5. Nightmare Alley (1947, Blu Ray- Region A, Criterion Collection)
One can debate whether this unsung masterpiece from the immediate postwar period is actually a film noir, but no matter. It features an authentically great performance by Tyrone Power, as a beautiful-looking carny barker who plots to make it big as a spiritualist with the help of titanium-hearted psychiatrist femme fatale Lilith Ritter, played with great aplomb by Helen Walker. Criterion’s very welcome special edition does this unexpectedly thoughtful and deeply mysterious “thriller of the soul” justice. The graphic design is especially pleasing, including a set of major arcana Tarot deck designed by Ricardo Diseño, representing the Tarot signs represented by the film’s characters (Lilith is designated as The Emperor, a truly apt choice!).
4. Mill of the Stone Women (1960, Blu Ray- Region A, Arrow Video)
After nearly fifty years, I am still rediscovering the European-Filipino-Japanese-Mexican-Latin American horror films that I had watched through the crack opened up between my comforter and pillow on the American Forces Korean Network channel in late ‘60s and early ‘70s, where such titles as Brides of Blood (1968) would air uncensored (yep, all nudity and gore intact) and in black and white. Mill of the Stone Women is one of the premier titles that I remember from these days, because it is the one that for one reason or another my Dad translated key dialogues for my benefit, not that you had any difficulty following the thread of horrific events taking place in the film, by simply taking in visual information onscreen.
Mondo Macabro had previously brought this film out to DVD, but Arrow Video’s lavish Blu Ray special edition justifies the double dipping any way you cut it. Arrow performed a 2K restoration on the original negative, but also presents four different versions in Italian, French and English languages with varying extents of exploitation contents and rolls out a series of unbeatable supplementary materials spearheaded by a Tim Lucas commentary and an essay on female wax figures/statues in Gothic horror films by Kat Ellinger. Topping it all off are sumptuous art design with illustrations by Adam Rabalais. In a nutshell, the boxset is a work of art in and of itself.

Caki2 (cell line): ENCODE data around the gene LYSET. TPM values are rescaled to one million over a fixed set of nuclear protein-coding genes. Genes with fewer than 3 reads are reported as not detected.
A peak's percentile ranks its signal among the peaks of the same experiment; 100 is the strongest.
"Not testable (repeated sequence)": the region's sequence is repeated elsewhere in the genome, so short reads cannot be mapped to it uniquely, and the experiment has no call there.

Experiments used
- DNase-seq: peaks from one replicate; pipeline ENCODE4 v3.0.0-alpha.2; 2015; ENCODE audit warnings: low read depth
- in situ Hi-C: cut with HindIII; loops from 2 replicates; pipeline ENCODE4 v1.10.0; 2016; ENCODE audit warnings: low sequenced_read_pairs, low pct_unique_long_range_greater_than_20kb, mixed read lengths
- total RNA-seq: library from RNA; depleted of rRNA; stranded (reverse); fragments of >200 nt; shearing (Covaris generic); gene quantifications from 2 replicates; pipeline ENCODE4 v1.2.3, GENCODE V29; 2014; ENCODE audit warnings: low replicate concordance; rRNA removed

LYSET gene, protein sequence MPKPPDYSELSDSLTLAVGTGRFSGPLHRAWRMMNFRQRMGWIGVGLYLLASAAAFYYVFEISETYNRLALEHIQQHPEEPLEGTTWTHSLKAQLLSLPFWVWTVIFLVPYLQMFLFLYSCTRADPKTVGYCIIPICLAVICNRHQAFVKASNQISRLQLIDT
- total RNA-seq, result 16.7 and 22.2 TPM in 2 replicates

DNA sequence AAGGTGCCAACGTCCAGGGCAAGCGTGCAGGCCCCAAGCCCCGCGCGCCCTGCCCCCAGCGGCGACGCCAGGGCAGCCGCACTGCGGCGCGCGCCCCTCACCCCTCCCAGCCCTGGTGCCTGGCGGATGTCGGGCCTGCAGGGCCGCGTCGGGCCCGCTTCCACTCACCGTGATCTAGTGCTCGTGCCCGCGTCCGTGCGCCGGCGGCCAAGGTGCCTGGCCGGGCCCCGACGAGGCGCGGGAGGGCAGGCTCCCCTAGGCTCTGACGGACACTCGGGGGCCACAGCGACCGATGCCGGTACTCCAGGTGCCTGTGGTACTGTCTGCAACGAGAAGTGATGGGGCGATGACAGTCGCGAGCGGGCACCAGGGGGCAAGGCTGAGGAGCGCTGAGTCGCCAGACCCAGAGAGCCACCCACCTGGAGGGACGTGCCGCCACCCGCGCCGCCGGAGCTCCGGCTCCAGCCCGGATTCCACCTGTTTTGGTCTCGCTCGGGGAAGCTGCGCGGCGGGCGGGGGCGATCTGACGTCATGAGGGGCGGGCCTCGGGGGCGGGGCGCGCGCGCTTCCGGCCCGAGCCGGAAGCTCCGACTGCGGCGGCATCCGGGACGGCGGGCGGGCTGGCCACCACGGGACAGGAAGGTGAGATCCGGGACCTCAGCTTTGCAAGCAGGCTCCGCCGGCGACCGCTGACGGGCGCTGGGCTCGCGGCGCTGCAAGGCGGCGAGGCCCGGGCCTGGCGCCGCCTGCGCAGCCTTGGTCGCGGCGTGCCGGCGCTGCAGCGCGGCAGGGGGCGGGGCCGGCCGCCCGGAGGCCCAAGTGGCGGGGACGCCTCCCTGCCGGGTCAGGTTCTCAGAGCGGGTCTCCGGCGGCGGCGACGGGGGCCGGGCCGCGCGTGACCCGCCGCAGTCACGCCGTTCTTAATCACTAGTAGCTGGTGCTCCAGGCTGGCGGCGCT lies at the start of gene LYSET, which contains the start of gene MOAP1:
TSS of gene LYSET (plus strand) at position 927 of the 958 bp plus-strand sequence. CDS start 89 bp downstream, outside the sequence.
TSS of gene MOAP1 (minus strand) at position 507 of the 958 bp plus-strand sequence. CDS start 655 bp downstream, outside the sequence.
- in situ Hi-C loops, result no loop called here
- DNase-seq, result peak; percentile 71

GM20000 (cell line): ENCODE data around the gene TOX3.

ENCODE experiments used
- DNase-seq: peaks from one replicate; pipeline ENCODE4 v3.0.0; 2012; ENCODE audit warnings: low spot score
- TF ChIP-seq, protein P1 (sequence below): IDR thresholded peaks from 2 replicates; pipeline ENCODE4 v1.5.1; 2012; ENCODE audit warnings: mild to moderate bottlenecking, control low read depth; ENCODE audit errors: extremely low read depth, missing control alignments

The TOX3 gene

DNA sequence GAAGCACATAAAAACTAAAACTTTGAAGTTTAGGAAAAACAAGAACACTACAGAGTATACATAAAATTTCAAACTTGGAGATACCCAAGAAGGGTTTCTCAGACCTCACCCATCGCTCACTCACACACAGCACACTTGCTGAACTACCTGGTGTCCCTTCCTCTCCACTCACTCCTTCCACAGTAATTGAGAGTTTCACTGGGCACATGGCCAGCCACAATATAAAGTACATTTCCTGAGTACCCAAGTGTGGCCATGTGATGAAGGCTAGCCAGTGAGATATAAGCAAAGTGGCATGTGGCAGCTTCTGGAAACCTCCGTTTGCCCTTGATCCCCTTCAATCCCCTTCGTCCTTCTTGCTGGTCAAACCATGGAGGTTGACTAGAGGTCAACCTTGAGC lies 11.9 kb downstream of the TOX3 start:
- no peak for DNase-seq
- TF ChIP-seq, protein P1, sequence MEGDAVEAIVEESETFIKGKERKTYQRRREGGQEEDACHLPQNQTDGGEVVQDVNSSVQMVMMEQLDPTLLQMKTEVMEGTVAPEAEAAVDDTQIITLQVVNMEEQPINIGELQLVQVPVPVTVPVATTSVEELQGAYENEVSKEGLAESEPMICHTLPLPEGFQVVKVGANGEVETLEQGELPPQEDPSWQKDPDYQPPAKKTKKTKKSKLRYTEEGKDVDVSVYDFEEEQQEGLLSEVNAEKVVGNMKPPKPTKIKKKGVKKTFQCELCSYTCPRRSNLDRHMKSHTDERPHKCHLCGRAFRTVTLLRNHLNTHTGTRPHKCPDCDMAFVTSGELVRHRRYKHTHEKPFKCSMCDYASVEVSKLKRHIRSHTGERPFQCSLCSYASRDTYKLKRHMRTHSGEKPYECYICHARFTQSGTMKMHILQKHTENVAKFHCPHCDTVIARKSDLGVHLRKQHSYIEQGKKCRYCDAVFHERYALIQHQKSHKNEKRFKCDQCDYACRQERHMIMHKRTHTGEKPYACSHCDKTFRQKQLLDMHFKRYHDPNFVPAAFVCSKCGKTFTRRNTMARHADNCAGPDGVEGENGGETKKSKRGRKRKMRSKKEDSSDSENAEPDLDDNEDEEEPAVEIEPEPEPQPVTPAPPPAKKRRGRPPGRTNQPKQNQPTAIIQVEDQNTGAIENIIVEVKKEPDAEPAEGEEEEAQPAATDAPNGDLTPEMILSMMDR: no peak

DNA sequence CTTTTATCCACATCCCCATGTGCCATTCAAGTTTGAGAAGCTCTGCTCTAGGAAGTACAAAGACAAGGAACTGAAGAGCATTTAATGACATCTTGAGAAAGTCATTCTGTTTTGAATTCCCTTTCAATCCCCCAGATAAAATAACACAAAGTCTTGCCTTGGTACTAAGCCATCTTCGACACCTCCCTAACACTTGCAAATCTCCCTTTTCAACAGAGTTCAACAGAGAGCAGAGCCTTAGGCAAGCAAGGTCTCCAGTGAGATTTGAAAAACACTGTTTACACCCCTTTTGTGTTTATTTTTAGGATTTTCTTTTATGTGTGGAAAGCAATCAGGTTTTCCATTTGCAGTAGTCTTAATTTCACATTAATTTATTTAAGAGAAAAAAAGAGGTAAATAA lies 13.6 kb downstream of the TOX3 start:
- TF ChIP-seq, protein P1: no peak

3. Shawscope Collection vol. 1 (1972-1979, Blu Ray- Region A, Arrow Video)
I do not believe any self-respecting fan of Sinophone martial arts films (should I keep using the designation “kung fu” films? Most characters of these films do use the term kung fu or gongfu, so it is perhaps not so far off the mark) could possibly pass up this twelve-film collection that comes with an appropriately widescreen-formatted booklet and original illustrations from a host of artists that reproduce the look and feel of the ‘70s Asian theater marquees. A special mention should be made about the fact that some of these Shaw Brothers extravaganzas— especially King Boxer, The Five Venoms, and The Boxer from Shantung, which I have been able to check out in some detail— have been restored by Arrow from the original negatives and sport the looks significantly different from their previous HD editions, much more film-like and missing that excessively smooth countenance familiar from some Celestial Pictures transfers of the Hong Kong classic films.
And of course, the fans need not be reminded that this collection, massive and overwhelming as it is, is only volume one!
2. Deep Cover (1992, Blu Ray- Region A, Criterion Collection)